Amino Acids Overview - Nutrition
Amino acids are the structural components of proteins in all plants, animals and fungi. Amino acids are considered either indispensable (essential) or dispensable (non-essential). Essential amino acids are those that are required pre-formed in the diet as the animal either lacks the metabolic pathway to synthesise the given amino acid or is unable to make sufficient quantities for growth and normal physiologic/biochemical functions. Non-essential amino acids are those that can be produced endogenously from available nitrogen and carbon sources. There are nine essential amino acids required by humans which are: methionine; lysine; phenylalanine; histidine; threonine; tryptophan; and the branched-chain amino acids, leucine, isoleucine, and valine. In addition to these 9 amino acids, dogs also have a requirement for arginine. Cats have a requirement for the same essential amino acids as the dog, plus the amino-sulfonic acid taurine.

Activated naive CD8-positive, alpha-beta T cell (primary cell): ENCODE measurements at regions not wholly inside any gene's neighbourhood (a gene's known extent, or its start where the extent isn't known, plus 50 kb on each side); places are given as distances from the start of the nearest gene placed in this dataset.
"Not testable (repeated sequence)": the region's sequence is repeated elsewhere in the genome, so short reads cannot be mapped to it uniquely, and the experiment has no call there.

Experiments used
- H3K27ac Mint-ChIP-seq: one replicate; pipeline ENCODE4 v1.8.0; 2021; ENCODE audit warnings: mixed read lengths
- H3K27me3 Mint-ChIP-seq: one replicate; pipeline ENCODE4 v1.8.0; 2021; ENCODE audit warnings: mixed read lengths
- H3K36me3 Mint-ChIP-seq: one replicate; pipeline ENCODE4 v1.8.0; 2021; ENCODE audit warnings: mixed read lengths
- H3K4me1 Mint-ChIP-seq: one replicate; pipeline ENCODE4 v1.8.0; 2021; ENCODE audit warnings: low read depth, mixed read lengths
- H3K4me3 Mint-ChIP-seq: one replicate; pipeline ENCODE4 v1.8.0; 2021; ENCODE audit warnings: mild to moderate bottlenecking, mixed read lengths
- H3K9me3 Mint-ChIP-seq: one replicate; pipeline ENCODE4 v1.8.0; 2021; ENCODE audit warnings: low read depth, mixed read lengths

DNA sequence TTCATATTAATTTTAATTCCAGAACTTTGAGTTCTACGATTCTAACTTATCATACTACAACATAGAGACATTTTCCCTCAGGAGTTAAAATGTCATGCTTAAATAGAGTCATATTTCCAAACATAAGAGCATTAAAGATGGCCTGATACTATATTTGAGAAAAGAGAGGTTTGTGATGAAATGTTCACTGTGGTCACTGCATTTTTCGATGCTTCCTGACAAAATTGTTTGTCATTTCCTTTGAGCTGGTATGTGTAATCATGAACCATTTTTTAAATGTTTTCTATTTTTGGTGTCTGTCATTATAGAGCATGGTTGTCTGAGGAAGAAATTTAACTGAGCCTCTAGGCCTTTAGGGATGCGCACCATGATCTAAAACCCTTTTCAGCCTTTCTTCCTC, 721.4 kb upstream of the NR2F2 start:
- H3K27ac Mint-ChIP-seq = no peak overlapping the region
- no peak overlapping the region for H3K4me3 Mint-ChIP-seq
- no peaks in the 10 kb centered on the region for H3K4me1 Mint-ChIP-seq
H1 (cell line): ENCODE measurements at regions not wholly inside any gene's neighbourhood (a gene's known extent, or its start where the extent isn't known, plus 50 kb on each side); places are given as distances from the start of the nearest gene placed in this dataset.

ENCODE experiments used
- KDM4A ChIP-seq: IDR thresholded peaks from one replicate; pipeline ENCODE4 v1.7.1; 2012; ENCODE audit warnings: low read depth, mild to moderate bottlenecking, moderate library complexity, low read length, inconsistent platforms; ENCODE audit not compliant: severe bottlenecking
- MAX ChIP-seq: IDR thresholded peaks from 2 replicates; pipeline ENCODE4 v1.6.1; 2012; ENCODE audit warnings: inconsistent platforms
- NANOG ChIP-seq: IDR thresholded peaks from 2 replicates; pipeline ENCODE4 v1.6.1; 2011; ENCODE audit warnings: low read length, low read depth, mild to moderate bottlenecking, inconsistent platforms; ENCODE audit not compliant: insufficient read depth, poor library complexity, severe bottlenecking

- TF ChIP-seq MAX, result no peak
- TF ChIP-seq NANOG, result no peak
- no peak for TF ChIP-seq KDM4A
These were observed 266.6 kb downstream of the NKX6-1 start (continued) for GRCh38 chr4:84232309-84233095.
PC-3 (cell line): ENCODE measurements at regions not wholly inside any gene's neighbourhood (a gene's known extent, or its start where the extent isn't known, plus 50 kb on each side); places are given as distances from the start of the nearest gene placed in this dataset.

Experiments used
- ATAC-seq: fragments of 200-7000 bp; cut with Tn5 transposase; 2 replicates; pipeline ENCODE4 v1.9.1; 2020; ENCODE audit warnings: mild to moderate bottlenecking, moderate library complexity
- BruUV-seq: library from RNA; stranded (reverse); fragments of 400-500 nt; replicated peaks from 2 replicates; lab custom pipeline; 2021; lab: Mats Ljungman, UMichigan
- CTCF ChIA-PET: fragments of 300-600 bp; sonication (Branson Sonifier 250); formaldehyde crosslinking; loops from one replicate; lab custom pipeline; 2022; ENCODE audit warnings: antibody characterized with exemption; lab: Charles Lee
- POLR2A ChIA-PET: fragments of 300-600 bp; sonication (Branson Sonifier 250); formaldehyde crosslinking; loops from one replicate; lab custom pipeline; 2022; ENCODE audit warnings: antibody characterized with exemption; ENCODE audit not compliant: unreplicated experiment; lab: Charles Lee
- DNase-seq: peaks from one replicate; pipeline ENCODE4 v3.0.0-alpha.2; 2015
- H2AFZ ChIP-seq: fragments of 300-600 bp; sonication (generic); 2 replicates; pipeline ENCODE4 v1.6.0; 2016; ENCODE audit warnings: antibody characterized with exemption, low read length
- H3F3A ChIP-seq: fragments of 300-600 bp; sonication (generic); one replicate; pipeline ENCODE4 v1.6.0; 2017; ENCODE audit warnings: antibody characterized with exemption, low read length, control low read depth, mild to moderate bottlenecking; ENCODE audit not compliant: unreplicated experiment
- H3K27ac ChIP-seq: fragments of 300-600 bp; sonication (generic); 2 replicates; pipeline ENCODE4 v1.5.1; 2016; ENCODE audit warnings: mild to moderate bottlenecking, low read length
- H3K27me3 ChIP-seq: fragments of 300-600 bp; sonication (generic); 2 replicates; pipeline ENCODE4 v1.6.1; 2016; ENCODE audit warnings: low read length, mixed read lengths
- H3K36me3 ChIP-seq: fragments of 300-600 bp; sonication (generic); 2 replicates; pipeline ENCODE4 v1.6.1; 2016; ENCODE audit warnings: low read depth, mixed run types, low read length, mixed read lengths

In addition to their structural role in proteins, amino acids can be utilized as energy substrates during periods of fasting or starvation. Amino acids are able to provide a carbon skeleton for either glucose production or synthesise ketone bodies, or both.
- Exclusively gluconeogenic amino acids:
- Strictly ketogenic:
- Both gluconeogenic and ketogenic:
Amino acids are also important components of biologically active compounds such as the neurotransmitters serotonin and catecholamine’s, nucleotides, nitric oxide and many others.
- National Research Council (NRC). Protein and Amino Acids. In Nutrient Requirements for Dogs and Cats. 2006 Washington, DC: National Academies Press p.111-120.
- Case LP, et al. Protein Requirements. In Canine and Feline Nutrition: A resource for Companion Animal Professionals. 2011 Third Ed. St. Louis: Mosby p.95-106.
Date reviewed: 22 May 2015
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